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The Perks of Being a Part-Time Expat

Perhaps you’ve thought of moving abroad, but you’re not quite ready to make the leap. Or you want to experience life in another country, but you have strong ties at home. Or maybe you’re ready to spend your winters in a warmer climate. Living a few months abroad immerses you in a country’s culture and lifestyle without having to sell everything you own and make a huge life-changing commitment. And that’s not the only advantage of being a part-time expat.

A recent to the Château de Fontainebleau, the home to all French sovereigns from the 12th to the 19th centuries.
A recent to the Château de Fontainebleau, the home to all French sovereigns from the 12th to the 19th century.

Avoid the bureaucracy of moving to another country

To become a full-time resident of a foreign country involves a time-consuming visa application process, generally requiring an in-person interview, proof of financial stability and medical insurance paid for the first year. As an American, if you move to another country, you’ll have to file a tax return in that country as well as a US return. And, as a resident of a foreign country, you will be subject to that country’s income tax laws, banking laws, and inheritance laws and taxes (often on your worldwide assets).

As a part-time expat, you can slip easily into your new lifestyle without applying for a visa, setting up utilities and internet or dealing with local bureaucracy. Because you are not a resident of that country, you avoid all those obligations and can focus on enjoying your life in Europe. If you decide to buy a home in Europe vs. renting, you will need to pay property taxes, and you should create a will in that country. I’m not an expert in this area, so be sure to consult an expat tax specialist.

Enjoy the best of two worlds

By living a few months in another country, you don’t have to break any ties with your life at home. No need to sell your home or get rid of anything. You may decide to buy a home abroad, which is possible for Americans in most countries. However, there are plenty of short-term rentals through Airbnb, VRBO and local agencies. You may want to spend a few months in a different country every year.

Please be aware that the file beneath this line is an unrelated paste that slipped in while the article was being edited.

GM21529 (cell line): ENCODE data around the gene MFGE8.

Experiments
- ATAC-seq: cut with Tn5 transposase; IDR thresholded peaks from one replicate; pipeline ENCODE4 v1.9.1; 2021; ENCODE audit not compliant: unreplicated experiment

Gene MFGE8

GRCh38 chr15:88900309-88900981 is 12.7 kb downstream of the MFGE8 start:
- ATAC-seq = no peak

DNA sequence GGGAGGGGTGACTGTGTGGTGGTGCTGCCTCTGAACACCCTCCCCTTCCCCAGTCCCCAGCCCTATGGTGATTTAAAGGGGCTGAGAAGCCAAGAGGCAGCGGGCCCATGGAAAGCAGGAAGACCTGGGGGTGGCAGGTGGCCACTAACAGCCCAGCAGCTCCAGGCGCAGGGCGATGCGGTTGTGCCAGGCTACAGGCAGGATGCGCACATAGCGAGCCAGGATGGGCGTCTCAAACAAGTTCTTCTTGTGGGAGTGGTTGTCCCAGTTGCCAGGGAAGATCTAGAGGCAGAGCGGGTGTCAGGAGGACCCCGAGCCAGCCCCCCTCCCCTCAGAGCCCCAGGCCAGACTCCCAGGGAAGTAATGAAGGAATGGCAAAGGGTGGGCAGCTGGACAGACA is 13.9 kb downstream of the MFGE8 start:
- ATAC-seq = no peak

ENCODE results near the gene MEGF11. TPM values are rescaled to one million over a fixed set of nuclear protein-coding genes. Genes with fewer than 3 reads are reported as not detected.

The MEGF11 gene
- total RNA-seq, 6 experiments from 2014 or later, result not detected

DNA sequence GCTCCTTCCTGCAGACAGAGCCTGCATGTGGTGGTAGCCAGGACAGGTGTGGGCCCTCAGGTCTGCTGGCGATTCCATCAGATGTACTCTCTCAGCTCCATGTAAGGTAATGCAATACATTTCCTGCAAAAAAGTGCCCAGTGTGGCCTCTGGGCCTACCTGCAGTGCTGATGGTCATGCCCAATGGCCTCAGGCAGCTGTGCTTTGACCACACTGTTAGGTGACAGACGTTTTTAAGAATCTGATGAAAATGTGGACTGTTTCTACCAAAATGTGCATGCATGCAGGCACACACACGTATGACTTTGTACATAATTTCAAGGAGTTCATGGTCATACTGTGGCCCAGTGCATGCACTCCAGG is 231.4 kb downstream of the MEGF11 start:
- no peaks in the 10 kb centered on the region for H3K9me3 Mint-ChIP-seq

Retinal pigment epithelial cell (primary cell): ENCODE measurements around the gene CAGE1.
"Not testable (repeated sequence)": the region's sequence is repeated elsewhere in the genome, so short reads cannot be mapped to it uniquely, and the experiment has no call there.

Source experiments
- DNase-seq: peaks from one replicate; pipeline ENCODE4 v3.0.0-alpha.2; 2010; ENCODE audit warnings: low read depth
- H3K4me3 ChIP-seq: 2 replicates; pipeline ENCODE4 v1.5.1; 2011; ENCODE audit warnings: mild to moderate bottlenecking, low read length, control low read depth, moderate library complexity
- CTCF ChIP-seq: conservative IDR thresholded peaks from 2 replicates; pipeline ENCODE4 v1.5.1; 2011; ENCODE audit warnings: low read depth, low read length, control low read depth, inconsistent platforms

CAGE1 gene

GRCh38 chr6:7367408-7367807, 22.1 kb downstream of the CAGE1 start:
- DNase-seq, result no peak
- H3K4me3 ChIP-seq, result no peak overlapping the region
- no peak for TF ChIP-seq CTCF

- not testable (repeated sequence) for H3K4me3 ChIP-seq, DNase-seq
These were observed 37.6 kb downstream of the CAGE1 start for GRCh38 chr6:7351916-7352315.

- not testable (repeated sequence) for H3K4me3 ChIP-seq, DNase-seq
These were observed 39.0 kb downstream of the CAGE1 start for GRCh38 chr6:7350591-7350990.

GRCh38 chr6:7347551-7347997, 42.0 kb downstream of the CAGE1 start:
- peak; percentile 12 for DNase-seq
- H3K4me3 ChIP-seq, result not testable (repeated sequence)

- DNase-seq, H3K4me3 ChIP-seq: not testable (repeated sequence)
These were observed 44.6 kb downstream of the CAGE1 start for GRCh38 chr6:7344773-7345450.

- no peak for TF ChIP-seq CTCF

Since you’re only going for a few months, you can choose the best time for living abroad. If you live in a cold climate, you may want to spend winters in Mexico or southern Spain. Or you can escape the summer heat with a stay in Sweden or Norway.

Create an affordable lifestyle by living like a local

Being a part-time expat is totally possible if you are retired, you can work remotely or you have summers off. And it can be affordable if you rent a house or apartment for a month at a time, not a hotel room, and shop like a local, not a tourist. I’ve received up to 60 percent in discounts on accommodations rented for 28 days or more on Airbnb. Part-time expat living can be even more affordable if you don’t mind renting out your home base or doing a home exchange.

Have a central base from which to travel

Hub and spoke travel is my favorite way to slow travel. You have one location as your base and then take day trips or short escapes to different locations. Once you’re in a European country, it’s easy to hop on a train or take one of the affordable, intercontinental airlines to another European country.


If you’re thinking of becoming a part-time expat, check to see how long you are allowed to stay in the country you are considering without obtaining a special visa. In Europe’s Schengen zone, which includes most of continental Europe, Americans can spend up to 90 days in every 180 days. In other countries, like Mexico, the UK and Albania, you can spend up to 180 days a year. See the post, How Long Can I Stay in Europe.

I've found the greatest perks of being a part-time expat are experiencing life in another country, being a part of the local community and having the opportunity to meet people and make new friends. And, perhaps most importantly, I've gained a new perspective on my life and the world.



Hi, I’m Lori Cronwell. As a writer and frequent traveler, I admire the values most Europeans embrace: choosing quality over quantity; residing in smaller, more sustainable homes; working less and spending more time with friends and family.

Those values were key in my decision to drastically downsize to a 700 sq. ft. accessory dwelling unit (ADU) with the goal of creating a simpler, more sumptuous life with time for travel.

Slow travel, that is. Spending more time in one place — even if it’s just a week. You'll not only spend less, you'll discover a deeper and more meaningful travel experience.

Please subscribe below and join me on a journey to find affordable ways to explore Europe in the slow lane and to live a more European lifestyle every day of our lives.

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